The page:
For those who still think making a profit and making a difference are mutually exclusive, we present Honey Maid. This past spring, the
venerable graham cracker brand launched a spot depicting a variety of non-traditional families enjoying its products: a single-dad family; an interracial family; a rock n’ roll-playing, tattooed family; a military family; and, strikingly, a two-dad family.
The tagline leaves no doubt about Honey Maid’s intent: “No matter how things change, what makes us wholesome never will. Honey Maid. Everyday wholesome snacks for every wholesome family. This is wholesome.”
Andrew Solomon – author of the extraordinary “Far From the Tree,” about families with exceptional children – noted in The New Yorker, “For a long time, prejudice made a certain business sense. . . . The regressive side in the so-called culture wars was presumed to include a majority of American consumers; businesses, worried about their image, tended to defer to them. Now, Honey Maid, that old-fashioned brand of graham crackers, has launched an ad that shows, in the most radical and moving way of any national campaign so far, how much that has changed.”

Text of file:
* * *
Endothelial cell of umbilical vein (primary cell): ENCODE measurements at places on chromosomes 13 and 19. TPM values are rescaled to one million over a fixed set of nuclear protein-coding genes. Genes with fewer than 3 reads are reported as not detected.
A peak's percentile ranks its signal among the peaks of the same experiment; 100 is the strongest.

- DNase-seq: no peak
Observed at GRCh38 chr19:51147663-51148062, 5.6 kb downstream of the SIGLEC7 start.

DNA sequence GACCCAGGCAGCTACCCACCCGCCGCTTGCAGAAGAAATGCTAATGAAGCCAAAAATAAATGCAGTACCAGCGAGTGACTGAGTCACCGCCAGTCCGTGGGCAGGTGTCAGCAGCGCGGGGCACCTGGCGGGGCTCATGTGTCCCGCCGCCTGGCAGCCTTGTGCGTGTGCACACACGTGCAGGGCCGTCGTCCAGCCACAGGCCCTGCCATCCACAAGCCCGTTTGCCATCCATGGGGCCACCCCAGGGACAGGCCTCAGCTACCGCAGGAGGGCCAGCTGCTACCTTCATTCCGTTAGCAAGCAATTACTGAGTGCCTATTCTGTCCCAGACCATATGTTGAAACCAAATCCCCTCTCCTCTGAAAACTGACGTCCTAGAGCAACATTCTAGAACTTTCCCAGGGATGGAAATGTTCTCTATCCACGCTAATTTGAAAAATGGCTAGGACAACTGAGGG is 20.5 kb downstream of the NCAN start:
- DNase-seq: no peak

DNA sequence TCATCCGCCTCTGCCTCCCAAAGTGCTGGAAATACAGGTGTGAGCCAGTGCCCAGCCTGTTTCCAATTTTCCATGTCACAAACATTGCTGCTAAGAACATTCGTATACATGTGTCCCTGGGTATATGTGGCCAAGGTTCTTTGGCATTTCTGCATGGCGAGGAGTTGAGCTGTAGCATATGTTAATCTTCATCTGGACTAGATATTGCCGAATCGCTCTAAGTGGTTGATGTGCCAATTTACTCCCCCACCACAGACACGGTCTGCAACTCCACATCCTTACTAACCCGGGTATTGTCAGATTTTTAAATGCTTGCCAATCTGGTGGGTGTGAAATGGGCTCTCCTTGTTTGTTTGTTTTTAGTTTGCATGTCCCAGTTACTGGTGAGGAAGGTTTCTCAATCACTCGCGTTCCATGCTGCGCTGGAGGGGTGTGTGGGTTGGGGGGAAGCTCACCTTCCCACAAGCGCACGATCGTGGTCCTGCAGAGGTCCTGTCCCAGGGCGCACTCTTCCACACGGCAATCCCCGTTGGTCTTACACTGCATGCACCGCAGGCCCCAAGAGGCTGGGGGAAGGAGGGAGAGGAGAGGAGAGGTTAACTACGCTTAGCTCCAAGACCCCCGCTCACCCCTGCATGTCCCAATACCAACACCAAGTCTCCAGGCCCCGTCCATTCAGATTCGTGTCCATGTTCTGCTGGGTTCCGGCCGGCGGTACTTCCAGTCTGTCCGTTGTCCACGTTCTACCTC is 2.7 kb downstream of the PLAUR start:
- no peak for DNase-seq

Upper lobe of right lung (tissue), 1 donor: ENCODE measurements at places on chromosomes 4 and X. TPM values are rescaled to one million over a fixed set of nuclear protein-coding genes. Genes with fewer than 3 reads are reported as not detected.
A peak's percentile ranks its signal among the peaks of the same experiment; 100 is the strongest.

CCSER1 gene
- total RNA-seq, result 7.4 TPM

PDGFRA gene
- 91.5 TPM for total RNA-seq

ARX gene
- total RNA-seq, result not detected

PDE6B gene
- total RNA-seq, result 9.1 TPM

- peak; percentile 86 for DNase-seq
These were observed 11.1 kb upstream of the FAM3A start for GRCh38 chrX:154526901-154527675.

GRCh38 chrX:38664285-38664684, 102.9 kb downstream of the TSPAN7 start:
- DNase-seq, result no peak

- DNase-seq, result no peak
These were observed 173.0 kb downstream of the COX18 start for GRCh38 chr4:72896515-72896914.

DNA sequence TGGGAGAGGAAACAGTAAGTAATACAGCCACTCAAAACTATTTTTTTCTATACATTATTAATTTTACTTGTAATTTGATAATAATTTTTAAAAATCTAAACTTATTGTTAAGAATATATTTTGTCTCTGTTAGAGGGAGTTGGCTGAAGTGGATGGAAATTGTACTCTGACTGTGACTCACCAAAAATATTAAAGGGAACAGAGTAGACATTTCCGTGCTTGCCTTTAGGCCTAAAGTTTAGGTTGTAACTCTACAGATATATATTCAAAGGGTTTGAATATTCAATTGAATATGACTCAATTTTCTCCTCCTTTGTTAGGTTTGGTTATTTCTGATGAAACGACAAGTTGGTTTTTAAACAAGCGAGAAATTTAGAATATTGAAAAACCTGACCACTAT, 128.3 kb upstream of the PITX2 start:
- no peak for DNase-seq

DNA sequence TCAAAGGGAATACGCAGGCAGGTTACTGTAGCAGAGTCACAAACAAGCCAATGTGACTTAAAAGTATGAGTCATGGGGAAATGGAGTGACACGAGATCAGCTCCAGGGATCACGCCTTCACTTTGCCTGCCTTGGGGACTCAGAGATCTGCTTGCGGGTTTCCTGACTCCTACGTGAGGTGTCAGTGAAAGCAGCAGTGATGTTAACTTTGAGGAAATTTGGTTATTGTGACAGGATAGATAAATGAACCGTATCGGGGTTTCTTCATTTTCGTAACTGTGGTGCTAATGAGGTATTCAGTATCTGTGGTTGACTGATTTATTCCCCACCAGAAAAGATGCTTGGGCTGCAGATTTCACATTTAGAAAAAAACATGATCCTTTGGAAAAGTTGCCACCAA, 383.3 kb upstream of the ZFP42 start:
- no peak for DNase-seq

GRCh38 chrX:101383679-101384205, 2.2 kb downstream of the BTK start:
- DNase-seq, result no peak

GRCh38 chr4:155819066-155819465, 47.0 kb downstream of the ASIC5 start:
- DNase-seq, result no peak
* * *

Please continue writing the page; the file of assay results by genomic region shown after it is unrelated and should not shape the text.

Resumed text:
Even more striking was how Honey Maid handled the inevitable backlash. As depicted in a follow-up spot released on social media, the advertiser commissioned two artists to create a “Love” sculpture made up of rolled-up printouts of negative tweets and emails – then surround that sculpture with rolled-up printouts of the 10 times as many positive messages it received.
“The pacing of the spot is impeccable: the first half turns hatred into love, and the second half provides evidence of love itself,” Solomon concludes. “In its first day online, it garnered more than 1.5 million views.”